A dime a dozen

The phrase a dime a dozen refers to something very plentiful, common, and therefore, inexpensive. A dime is a unit of U.S. currency that is one tenth of a dollar, or ten cents. The dime was first minted in 1796. In the 1800s, many goods such as eggs or apples were advertised to cost a dime a dozen in the United States. A phrase that began as a way to tout good value for the money evolved into a phrase that means something nearly worthless by virtue of its commonness and easy availability. In 1930, we see the first printed used of the phrase a dime a dozen to mean something common and unremarkable, the meaning a dime a dozen still has today.



Superhero sequels are a dime a dozen at the cineplex, and they often suffer from quality-control issues. (The Washington Post)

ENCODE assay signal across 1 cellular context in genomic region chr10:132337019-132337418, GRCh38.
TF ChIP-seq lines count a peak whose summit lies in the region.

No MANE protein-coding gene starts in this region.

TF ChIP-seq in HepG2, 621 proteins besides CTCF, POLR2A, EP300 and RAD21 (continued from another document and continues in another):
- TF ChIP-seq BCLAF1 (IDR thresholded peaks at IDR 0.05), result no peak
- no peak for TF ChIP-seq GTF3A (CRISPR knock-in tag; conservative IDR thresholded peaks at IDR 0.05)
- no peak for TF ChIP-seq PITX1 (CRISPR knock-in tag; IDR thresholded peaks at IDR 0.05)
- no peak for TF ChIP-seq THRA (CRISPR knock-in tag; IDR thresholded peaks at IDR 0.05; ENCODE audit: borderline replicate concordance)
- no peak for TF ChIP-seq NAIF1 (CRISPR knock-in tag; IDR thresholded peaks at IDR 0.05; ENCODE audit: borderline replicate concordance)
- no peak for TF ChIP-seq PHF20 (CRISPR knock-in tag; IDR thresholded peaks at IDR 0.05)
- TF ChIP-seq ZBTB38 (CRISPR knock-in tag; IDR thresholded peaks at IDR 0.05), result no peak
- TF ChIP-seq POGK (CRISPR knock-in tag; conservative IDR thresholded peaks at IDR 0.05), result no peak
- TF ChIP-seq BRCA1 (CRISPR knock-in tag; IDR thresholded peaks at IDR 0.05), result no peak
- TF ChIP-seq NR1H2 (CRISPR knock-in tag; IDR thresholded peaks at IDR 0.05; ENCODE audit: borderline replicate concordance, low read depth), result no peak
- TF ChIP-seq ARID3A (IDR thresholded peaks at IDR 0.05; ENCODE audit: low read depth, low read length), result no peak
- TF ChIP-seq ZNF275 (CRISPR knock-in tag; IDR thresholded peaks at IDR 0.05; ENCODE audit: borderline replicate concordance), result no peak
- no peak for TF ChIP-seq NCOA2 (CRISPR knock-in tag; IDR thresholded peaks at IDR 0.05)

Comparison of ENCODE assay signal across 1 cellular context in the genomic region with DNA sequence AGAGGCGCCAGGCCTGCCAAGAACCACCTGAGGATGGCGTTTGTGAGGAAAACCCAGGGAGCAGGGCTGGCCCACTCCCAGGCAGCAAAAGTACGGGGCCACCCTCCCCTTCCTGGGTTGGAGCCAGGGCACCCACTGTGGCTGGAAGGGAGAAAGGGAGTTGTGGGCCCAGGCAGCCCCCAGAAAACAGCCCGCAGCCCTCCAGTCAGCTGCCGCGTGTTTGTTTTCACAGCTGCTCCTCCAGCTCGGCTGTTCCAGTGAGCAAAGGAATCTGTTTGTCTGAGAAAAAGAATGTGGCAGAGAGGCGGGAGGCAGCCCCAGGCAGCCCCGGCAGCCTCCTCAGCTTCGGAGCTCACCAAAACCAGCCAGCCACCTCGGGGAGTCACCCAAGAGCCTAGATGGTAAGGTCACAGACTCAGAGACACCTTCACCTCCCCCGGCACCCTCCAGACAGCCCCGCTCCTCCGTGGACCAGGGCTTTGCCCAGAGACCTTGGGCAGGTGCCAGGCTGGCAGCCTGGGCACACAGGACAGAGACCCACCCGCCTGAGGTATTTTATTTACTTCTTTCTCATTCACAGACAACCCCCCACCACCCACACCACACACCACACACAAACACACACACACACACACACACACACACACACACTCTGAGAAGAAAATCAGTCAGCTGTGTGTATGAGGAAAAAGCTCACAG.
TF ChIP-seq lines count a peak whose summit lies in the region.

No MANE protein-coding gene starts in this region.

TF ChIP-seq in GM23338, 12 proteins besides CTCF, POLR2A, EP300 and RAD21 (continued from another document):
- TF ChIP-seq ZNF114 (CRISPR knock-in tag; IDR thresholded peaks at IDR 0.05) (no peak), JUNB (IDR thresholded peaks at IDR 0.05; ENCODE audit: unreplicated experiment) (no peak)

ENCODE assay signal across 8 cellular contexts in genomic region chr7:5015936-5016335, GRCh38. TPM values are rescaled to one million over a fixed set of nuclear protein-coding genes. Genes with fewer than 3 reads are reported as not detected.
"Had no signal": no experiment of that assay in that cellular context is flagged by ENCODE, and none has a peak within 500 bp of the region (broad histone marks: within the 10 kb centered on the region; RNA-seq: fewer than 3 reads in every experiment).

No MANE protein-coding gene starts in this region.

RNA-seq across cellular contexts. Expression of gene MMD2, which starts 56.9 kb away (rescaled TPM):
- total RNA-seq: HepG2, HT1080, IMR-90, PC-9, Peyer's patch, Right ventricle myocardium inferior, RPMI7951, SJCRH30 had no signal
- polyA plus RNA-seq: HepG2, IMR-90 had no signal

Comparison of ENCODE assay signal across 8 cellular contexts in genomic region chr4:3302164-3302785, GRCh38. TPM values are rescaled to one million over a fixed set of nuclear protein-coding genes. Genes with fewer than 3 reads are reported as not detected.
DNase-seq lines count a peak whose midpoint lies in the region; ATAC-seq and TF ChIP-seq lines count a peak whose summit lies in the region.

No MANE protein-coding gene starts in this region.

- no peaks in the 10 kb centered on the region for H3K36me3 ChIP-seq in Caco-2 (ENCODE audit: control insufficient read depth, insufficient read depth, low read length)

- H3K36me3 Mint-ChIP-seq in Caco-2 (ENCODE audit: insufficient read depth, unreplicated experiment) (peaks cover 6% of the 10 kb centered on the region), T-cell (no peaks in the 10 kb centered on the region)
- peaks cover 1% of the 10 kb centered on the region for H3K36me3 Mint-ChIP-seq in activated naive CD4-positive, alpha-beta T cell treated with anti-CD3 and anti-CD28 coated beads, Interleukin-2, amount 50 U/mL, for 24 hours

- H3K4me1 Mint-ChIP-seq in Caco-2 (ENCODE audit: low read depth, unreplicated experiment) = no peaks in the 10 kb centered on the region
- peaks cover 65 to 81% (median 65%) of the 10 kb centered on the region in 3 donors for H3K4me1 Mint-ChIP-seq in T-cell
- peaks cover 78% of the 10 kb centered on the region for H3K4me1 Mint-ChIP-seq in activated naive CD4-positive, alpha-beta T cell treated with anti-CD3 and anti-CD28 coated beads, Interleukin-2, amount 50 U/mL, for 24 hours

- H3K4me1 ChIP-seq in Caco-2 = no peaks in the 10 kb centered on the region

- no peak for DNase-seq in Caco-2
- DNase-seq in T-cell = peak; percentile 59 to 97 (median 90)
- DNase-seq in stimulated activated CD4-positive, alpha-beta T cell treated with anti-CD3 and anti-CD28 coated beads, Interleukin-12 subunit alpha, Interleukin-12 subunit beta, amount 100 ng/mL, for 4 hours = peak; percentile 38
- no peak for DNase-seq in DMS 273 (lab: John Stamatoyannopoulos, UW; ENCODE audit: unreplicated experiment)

I never really considered myself “smart” based on traditional measures, but as Walter Isaacson said “Smart people are a dime a dozen.” (The Huffington Post)

Belsky, author of Making Ideas Happen, tells us why ideas are a dime a dozen while execution is the real key to success. (The Business Insider)

There’s nothing English rugby doesn’t know about pools of death just now, and pools of death are a dime a dozen in the new Europe. (The Guardian)

Feuds are a dime a dozen on “The Real Housewives” series, but few are as tragic as the rift between sisters Kim and Kyle Richards on “Beverly Hills.” (The New York Post)

Being a bachelor degree graduate may have been enough 20 years ago, but these days they’re a dime a dozen, says Josh Licence. (The Sydney Morning Herald)


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